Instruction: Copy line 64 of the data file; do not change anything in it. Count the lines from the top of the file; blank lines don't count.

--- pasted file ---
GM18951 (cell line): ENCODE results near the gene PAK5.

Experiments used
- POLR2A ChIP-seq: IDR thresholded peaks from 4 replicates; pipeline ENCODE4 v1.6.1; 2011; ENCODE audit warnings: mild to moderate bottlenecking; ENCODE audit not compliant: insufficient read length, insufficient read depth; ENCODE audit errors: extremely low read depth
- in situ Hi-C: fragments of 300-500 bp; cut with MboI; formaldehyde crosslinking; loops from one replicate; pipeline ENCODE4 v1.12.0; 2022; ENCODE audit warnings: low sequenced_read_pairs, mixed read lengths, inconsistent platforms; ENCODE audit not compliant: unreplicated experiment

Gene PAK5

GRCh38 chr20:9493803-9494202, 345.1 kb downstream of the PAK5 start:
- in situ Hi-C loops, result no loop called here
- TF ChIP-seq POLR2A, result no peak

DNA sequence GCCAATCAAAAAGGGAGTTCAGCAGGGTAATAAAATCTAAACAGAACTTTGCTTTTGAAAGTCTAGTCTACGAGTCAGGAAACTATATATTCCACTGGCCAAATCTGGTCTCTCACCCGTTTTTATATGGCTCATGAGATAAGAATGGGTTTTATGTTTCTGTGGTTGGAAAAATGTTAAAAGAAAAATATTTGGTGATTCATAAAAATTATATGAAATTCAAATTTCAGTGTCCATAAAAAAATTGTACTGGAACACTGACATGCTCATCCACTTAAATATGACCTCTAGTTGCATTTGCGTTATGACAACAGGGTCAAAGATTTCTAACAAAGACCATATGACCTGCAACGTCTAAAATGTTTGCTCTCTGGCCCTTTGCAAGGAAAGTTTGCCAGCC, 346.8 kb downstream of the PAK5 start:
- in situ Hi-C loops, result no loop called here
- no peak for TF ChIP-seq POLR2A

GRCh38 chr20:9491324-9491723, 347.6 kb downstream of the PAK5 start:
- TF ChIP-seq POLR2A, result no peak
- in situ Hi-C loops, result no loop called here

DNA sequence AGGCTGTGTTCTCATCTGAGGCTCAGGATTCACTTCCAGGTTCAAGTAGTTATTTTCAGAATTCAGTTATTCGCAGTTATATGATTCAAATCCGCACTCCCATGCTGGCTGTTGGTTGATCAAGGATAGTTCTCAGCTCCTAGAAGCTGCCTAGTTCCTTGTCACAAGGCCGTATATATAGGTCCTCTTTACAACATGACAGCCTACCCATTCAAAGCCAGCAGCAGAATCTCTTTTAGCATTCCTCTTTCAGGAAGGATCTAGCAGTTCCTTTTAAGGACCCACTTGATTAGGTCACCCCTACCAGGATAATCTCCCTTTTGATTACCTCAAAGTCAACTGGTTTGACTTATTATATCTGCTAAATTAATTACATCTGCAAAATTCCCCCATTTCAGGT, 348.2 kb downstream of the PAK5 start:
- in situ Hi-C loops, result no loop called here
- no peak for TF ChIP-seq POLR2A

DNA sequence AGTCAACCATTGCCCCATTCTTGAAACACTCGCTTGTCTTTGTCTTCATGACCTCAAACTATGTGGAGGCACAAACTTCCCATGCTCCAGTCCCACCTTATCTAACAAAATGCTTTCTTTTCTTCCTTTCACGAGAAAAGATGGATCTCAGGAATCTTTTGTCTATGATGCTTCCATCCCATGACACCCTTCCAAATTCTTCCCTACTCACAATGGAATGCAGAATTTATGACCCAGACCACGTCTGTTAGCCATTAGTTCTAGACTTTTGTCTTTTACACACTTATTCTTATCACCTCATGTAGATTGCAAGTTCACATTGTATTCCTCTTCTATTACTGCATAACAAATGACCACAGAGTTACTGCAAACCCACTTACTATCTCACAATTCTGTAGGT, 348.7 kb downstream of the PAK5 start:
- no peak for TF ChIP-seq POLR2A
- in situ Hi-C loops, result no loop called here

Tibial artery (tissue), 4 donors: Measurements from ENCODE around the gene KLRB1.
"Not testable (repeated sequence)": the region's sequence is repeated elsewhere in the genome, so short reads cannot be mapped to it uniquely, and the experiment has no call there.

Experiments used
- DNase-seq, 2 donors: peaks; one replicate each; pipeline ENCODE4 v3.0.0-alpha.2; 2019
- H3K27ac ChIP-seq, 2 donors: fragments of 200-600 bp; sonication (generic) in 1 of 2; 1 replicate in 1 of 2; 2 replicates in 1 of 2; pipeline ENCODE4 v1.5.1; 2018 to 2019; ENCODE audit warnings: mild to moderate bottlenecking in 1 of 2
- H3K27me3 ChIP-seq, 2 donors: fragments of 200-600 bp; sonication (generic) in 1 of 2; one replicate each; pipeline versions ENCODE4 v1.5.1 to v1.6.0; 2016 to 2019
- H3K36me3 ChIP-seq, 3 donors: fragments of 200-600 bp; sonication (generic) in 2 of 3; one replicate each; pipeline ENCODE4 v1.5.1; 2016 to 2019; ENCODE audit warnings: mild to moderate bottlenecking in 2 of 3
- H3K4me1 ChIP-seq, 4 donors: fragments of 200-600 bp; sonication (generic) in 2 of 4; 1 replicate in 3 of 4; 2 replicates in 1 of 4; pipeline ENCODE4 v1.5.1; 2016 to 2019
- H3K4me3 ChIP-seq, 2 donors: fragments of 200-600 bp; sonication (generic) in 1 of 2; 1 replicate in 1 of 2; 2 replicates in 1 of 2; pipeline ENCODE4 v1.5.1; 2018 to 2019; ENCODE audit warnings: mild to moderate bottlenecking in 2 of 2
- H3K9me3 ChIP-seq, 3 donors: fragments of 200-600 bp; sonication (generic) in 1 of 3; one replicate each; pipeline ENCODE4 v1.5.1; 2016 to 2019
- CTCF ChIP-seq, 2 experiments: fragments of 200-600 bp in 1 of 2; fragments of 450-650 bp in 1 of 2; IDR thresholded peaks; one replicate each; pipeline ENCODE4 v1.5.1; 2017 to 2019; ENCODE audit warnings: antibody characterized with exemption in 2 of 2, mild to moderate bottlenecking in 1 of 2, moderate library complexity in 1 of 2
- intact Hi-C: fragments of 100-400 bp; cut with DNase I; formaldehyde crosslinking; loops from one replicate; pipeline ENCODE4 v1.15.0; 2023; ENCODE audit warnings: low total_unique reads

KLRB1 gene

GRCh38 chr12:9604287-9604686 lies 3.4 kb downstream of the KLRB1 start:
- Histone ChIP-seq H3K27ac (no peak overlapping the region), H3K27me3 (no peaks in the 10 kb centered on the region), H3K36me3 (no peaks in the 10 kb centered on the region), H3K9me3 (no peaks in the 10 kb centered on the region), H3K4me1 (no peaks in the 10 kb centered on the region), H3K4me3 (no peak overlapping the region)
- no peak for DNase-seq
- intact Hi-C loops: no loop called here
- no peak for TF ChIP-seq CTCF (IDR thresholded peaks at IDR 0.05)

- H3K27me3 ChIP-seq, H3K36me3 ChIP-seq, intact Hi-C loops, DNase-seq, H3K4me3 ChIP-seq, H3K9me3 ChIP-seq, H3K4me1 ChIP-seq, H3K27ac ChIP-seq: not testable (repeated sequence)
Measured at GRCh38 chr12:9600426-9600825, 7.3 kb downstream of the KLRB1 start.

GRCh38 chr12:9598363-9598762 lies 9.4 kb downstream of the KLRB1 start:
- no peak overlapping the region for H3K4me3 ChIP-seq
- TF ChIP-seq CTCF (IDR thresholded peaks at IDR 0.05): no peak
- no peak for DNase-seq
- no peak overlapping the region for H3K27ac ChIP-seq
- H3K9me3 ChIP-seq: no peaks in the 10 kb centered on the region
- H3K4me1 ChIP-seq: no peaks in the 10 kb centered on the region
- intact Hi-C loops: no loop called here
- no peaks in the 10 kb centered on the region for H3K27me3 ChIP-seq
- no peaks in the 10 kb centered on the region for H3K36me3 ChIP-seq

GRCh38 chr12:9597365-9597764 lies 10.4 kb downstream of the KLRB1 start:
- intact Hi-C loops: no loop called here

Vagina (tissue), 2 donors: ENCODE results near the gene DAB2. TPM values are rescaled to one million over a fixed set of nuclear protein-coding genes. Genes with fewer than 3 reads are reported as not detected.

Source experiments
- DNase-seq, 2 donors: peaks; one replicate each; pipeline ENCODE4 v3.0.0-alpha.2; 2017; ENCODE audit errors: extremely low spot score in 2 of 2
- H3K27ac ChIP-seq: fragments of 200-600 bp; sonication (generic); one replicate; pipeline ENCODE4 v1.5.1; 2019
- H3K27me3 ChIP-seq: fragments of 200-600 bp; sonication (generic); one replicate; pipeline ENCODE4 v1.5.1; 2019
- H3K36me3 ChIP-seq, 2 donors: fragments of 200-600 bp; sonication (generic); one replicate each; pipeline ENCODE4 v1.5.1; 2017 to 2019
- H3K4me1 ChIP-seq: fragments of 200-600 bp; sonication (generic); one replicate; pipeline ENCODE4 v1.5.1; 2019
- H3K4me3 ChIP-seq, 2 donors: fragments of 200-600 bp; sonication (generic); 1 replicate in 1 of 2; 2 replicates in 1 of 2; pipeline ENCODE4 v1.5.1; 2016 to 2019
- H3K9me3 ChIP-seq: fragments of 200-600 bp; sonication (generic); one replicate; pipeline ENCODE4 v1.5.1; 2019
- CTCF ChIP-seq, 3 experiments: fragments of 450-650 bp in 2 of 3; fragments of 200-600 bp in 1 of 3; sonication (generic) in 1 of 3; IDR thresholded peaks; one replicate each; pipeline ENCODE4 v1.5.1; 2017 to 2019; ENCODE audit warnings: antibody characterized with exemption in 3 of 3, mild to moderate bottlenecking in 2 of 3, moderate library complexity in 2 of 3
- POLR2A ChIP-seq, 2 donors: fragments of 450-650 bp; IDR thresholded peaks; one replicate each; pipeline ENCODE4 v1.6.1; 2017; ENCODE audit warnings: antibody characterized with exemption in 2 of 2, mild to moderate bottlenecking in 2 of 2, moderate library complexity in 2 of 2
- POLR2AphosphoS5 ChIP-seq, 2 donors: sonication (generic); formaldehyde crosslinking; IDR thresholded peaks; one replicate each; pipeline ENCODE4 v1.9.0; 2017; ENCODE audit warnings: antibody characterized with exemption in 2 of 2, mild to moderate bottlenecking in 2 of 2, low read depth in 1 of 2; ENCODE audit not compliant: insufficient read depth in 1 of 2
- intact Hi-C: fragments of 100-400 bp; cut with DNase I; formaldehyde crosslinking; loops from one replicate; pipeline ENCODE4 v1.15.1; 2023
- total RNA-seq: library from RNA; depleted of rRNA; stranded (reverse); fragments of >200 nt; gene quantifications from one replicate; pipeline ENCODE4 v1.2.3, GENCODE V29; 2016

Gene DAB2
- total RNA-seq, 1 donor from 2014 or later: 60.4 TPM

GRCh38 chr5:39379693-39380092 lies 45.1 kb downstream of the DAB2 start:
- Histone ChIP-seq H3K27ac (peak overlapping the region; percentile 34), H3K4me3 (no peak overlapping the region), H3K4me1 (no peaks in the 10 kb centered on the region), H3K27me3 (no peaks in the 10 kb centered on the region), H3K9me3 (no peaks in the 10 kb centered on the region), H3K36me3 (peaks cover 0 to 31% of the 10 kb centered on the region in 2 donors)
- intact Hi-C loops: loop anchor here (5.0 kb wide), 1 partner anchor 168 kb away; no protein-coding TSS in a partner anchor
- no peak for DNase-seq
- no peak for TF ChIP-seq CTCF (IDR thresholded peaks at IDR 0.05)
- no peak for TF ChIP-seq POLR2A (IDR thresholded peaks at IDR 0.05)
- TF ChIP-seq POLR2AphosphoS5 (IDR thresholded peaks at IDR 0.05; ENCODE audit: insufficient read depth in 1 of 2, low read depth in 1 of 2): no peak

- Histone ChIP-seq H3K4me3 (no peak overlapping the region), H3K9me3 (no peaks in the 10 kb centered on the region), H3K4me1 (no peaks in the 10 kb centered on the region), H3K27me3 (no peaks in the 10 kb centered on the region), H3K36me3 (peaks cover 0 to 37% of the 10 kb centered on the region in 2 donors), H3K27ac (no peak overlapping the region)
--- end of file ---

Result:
- POLR2AphosphoS5 ChIP-seq, 2 donors: sonication (generic); formaldehyde crosslinking; IDR thresholded peaks; one replicate each; pipeline ENCODE4 v1.9.0; 2017; ENCODE audit warnings: antibody characterized with exemption in 2 of 2, mild to moderate bottlenecking in 2 of 2, low read depth in 1 of 2; ENCODE audit not compliant: insufficient read depth in 1 of 2